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How much time is required between exercise sessions to prevent the cortisol effect?

Answered on August 19, 2014
Created March 11, 2013 at 4:59 PM

To explain this more clearly, I know that given a certain intensity level and duration, exercise will cause a cortisol spike which is undesirable. For example, one commonly hears that a weight routine should not last more than 45 minutes if one wants to avoid a rise in cortisol. Some also say that you shouldn't walk or run for longer than 45 minutes. I like to weight train and walk/run. Can I do one, wait some period of time to avoid the continuous exercise thing, and then do the other? How long would the period of time be roughly?

My ideal is doing a 2 mile run to warm up for weights, weight-training and then doing yoga or taking a walk to loosen up afterwards, but that would take 2+ hours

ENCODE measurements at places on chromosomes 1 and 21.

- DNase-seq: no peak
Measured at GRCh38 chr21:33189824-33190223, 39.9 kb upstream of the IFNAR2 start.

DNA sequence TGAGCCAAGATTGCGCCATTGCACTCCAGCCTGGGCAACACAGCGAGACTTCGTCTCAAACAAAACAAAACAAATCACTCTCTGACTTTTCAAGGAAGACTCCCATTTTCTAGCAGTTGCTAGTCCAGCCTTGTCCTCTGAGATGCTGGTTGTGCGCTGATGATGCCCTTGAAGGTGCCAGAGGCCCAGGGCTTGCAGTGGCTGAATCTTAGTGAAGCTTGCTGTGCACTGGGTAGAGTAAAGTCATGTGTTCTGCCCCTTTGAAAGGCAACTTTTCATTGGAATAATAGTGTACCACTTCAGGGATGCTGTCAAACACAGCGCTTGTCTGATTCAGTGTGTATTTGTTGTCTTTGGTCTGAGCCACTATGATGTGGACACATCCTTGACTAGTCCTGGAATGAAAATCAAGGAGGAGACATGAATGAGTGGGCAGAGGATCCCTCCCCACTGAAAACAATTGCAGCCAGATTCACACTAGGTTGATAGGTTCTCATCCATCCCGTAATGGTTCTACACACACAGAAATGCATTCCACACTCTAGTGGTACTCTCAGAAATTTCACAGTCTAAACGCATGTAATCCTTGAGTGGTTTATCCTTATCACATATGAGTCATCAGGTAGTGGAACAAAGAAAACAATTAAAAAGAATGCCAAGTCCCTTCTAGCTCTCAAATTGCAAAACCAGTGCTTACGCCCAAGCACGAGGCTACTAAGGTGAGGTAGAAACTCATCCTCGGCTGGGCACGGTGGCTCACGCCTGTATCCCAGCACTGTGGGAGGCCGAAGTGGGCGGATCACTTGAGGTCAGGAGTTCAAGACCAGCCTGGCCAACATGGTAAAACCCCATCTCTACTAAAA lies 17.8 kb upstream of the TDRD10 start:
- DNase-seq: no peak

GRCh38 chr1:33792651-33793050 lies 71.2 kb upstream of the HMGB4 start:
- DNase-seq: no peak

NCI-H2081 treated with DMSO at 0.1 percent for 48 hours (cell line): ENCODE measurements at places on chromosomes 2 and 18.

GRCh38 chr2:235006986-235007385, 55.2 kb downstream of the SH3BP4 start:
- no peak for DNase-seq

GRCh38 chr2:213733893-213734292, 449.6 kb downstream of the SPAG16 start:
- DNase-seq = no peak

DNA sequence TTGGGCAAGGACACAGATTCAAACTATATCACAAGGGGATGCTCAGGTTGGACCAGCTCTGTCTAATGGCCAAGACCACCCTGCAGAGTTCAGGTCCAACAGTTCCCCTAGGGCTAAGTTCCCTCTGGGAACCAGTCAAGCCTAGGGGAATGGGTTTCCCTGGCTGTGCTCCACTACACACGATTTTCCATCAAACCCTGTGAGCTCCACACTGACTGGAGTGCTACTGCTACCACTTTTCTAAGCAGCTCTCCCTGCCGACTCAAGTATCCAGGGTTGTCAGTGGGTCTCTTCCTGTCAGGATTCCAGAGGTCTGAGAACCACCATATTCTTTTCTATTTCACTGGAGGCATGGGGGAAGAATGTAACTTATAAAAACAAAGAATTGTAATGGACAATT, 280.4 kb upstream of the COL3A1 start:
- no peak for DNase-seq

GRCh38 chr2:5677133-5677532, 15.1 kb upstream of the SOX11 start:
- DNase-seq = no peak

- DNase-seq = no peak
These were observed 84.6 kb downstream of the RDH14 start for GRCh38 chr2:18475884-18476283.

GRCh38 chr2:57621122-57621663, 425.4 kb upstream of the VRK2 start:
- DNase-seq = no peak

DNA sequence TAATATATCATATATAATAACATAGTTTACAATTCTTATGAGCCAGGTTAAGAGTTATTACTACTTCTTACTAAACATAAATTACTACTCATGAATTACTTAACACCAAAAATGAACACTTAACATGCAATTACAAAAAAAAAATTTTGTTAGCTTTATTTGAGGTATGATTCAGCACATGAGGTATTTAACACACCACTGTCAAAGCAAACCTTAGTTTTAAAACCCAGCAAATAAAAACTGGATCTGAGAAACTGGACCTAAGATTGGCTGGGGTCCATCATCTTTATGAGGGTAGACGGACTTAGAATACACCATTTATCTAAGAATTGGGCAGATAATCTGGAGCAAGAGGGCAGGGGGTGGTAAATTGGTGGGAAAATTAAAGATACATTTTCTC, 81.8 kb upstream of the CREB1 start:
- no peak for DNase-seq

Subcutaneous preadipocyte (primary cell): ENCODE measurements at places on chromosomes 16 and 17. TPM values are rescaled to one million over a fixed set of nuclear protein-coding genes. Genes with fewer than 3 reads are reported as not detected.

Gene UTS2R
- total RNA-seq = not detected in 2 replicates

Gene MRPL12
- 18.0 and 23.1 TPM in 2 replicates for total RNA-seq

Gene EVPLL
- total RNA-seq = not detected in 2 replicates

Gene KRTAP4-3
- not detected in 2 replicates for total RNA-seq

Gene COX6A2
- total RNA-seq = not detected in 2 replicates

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1 Answers

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3ce6a0d24be025e2f2af534545bdd1d7

(26217)

on March 11, 2013
at 05:15 PM

First, the cortisol reaction to exercise is a GOOD thing.

Second, chronic over-training can increase cortisol reaction to a point of negative returns. This does not happen in a single bout of exercise, rather as a result of several weeks or months of over-training.

Third, there are a number of confounding variables, including: diet, time of day (circadian rhythm has an effect), quality of sleep, exercise familiarity, injury, and body leanness.

So to answer your question.

Most of the research I have seen show that cortisol reaction to exercise (for healthy people who are not over-training) will peak around 30-60 minutes post exercise and will return to baseline levels around 2-3 hours post exercise.

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